When President Rodrigo Duterte heard that the Maute group had attacked Marawi City, he cut short his trip to the Russian Federation to fly back home. He was lucky that he was able to still talk with Russian President Vladimir Putin before he boarded his plane.
Many admired the swiftness with which the President decided to come home to personally deal with the problem, even as the real effects of his decision was to declare martial law in Mindanao. What most of us overlooked, however, was the fact that it was only he who had returned. Many of the members of his delegation were left behind.
Understandably so, the team would carry on what Mr. Duterte had set out to do. They would meet their counterparts and discuss this or that issue. Their personal presence would not be needed in dealing with the Maute problem back home.
But was their personal presence needed in Russia, to begin with? Some more than others, we surmise.
We are actually no strangers to such bloated delegations. Remember that photo taken of lawmakers in a plane bound for Laos? No less than the speaker of the House of Representatives had his guest on board—and we are sure she did not perform any act on behalf of the country.
Under the previous administration, when the country brought its case against China to the Permanent Court of Arbitration in The Hague, the Netherlands, there were also accusations that the team was bigger than it was supposed to be. Just a few officials familiar with our territorial claims were needed, but some others went along for the ride under official cover.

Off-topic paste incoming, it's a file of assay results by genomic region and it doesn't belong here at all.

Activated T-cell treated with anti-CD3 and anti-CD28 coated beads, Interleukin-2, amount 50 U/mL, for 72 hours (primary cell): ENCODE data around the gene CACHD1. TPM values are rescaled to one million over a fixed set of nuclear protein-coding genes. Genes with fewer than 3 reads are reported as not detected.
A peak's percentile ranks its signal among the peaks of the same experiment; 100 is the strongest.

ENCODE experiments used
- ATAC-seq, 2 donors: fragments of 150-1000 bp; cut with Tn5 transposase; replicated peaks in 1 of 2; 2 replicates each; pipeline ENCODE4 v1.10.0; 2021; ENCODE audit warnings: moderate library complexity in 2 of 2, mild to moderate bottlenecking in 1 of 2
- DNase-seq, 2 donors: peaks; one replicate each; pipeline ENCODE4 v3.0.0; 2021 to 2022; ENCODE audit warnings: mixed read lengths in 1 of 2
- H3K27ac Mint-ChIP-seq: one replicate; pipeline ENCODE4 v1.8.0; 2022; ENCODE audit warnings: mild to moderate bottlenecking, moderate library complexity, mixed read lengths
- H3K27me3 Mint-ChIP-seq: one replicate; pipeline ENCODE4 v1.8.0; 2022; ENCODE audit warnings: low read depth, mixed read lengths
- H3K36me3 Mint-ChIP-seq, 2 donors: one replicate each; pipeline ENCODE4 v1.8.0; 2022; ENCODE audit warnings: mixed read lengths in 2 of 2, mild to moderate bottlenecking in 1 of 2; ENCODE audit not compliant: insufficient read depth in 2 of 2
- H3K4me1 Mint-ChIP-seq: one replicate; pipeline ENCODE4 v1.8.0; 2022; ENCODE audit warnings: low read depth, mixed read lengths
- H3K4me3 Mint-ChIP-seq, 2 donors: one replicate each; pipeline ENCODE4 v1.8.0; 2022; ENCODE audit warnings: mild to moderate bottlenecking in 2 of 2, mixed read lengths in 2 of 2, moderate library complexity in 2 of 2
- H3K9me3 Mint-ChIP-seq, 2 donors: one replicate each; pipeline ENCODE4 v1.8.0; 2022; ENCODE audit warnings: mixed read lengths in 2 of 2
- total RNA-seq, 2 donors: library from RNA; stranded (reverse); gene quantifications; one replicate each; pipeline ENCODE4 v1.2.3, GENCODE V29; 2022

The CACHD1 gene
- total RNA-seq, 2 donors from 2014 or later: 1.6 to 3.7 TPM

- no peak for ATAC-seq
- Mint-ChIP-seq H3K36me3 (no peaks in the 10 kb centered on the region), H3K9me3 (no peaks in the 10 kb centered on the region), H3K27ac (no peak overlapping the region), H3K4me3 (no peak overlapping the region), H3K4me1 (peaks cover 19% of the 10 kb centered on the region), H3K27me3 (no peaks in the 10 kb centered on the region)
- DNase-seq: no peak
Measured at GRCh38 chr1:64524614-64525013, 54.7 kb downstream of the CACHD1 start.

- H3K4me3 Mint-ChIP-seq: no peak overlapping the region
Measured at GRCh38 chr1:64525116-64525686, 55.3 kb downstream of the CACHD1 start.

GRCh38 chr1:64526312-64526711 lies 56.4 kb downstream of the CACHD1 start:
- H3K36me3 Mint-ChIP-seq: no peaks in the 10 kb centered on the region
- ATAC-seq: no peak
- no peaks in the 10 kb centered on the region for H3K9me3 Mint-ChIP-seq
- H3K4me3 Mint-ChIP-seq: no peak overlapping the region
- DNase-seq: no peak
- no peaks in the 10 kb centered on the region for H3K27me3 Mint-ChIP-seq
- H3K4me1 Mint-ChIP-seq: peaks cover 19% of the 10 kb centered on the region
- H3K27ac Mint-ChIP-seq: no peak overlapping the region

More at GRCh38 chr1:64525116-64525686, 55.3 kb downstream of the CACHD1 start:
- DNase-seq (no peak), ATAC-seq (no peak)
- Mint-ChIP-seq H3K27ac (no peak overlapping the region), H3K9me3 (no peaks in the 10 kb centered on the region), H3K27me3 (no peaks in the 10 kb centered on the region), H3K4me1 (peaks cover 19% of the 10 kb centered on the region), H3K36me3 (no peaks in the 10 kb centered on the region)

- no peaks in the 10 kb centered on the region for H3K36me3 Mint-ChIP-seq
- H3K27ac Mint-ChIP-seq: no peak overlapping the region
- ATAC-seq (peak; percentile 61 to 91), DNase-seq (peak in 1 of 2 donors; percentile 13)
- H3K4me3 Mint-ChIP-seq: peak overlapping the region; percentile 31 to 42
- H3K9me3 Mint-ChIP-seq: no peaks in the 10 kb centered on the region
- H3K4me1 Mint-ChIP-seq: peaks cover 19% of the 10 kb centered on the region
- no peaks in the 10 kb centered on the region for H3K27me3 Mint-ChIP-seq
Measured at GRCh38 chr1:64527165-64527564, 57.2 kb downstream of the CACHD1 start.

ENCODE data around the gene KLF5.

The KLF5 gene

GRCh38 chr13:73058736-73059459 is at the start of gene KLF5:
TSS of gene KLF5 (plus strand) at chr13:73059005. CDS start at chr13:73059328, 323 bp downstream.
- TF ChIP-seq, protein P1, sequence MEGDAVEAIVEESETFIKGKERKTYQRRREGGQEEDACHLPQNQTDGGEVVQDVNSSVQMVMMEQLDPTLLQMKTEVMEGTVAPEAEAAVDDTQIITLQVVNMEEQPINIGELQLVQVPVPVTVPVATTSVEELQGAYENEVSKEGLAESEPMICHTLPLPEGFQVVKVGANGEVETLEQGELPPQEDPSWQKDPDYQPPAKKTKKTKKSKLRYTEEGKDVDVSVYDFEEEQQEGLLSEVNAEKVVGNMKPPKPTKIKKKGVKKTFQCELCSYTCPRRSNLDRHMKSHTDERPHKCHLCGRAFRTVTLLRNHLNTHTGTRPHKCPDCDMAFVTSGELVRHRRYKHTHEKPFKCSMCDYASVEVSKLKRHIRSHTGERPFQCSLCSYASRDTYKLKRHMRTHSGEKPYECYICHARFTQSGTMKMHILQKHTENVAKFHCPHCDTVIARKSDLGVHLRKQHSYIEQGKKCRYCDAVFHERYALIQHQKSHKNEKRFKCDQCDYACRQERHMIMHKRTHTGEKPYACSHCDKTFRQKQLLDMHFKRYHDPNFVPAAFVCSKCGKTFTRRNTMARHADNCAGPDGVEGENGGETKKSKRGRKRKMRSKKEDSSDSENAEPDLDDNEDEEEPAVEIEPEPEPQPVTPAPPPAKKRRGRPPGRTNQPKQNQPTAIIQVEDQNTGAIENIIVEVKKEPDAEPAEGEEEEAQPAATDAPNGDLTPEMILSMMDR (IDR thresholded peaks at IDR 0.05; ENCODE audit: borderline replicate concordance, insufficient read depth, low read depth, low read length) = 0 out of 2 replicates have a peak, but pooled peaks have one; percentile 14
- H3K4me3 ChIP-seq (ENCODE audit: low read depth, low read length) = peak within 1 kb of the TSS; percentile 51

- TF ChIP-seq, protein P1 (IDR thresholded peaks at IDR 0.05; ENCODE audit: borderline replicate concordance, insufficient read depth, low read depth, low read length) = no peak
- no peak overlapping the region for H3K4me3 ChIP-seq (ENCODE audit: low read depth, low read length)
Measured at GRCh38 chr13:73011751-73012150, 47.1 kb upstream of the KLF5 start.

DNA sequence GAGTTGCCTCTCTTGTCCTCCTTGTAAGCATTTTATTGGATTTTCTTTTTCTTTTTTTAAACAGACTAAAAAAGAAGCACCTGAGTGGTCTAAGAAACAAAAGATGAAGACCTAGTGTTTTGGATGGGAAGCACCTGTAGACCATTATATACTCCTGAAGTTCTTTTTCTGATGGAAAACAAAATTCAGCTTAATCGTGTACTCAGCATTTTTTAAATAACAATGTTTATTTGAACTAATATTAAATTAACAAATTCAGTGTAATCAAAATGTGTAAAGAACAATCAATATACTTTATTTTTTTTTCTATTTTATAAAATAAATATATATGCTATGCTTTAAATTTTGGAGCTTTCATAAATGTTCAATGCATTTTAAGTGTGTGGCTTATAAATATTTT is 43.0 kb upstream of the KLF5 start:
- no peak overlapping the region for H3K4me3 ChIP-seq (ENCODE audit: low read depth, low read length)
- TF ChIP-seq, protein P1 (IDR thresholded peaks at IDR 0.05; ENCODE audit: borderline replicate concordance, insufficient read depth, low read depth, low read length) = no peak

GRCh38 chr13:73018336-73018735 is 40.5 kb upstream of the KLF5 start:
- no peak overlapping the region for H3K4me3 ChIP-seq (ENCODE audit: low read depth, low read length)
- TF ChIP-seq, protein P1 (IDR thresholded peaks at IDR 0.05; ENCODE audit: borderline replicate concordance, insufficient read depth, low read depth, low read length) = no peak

Many years ago, under the Arroyo administration, we heard about the generals who brought along their wives to what was supposed to be an official trip. The downfall was that one of the wives actually broadcast her sense of entitlement—and revealed what had been the practice, all these years.
Mr. Duterte ran and won by a considerable plurality because he promised real change. We see how he relentlessly battles, rightly or wrongly, the ills he believes must be fought. We have also seen him remove from office some of his allies not beyond reproach for allegedly irregular acts. We need to see more of his talk against corruption fleshed out.
We know it is the Office of the President that knows better who is supposed to come along on official trips. But perhaps the public would be better assured Mr. Duterte is serious about his push for good governance and about proving he really is all about change if he would open up his list to scrutiny. The expenses—and the joke—are on us, after all.